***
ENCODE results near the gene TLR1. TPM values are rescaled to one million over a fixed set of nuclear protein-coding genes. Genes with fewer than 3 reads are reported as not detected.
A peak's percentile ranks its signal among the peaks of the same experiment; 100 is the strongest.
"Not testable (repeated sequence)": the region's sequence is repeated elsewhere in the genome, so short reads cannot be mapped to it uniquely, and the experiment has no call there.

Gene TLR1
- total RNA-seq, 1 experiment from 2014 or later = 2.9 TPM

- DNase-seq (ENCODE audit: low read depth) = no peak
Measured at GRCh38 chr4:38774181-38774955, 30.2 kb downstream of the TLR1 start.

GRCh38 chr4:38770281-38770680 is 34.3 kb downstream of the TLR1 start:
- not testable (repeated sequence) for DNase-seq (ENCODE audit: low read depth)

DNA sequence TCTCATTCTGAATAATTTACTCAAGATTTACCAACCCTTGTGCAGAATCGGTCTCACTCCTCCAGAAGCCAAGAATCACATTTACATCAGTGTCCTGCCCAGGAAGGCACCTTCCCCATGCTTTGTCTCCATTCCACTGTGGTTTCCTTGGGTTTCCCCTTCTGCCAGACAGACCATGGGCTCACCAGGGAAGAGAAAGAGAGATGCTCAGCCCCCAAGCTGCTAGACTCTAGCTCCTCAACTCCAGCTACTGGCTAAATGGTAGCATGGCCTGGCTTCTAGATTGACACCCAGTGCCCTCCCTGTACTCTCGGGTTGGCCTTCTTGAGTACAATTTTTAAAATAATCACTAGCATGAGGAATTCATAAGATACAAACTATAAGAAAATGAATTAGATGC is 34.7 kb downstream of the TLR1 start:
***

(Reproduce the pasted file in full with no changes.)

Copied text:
ENCODE results near the gene TLR1. TPM values are rescaled to one million over a fixed set of nuclear protein-coding genes. Genes with fewer than 3 reads are reported as not detected.
A peak's percentile ranks its signal among the peaks of the same experiment; 100 is the strongest.
"Not testable (repeated sequence)": the region's sequence is repeated elsewhere in the genome, so short reads cannot be mapped to it uniquely, and the experiment has no call there.

Gene TLR1
- total RNA-seq, 1 experiment from 2014 or later = 2.9 TPM

- DNase-seq (ENCODE audit: low read depth) = no peak
Measured at GRCh38 chr4:38774181-38774955, 30.2 kb downstream of the TLR1 start.

GRCh38 chr4:38770281-38770680 is 34.3 kb downstream of the TLR1 start:
- not testable (repeated sequence) for DNase-seq (ENCODE audit: low read depth)

DNA sequence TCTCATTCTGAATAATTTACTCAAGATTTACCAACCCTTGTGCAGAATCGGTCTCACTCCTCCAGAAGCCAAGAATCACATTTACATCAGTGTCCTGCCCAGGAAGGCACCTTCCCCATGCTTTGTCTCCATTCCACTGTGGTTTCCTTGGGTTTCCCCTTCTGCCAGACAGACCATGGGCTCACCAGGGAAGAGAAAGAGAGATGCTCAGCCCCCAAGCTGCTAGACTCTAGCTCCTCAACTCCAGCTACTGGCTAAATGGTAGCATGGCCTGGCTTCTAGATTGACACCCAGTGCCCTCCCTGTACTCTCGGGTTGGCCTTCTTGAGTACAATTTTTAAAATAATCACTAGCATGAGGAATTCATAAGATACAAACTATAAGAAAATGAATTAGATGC is 34.7 kb downstream of the TLR1 start: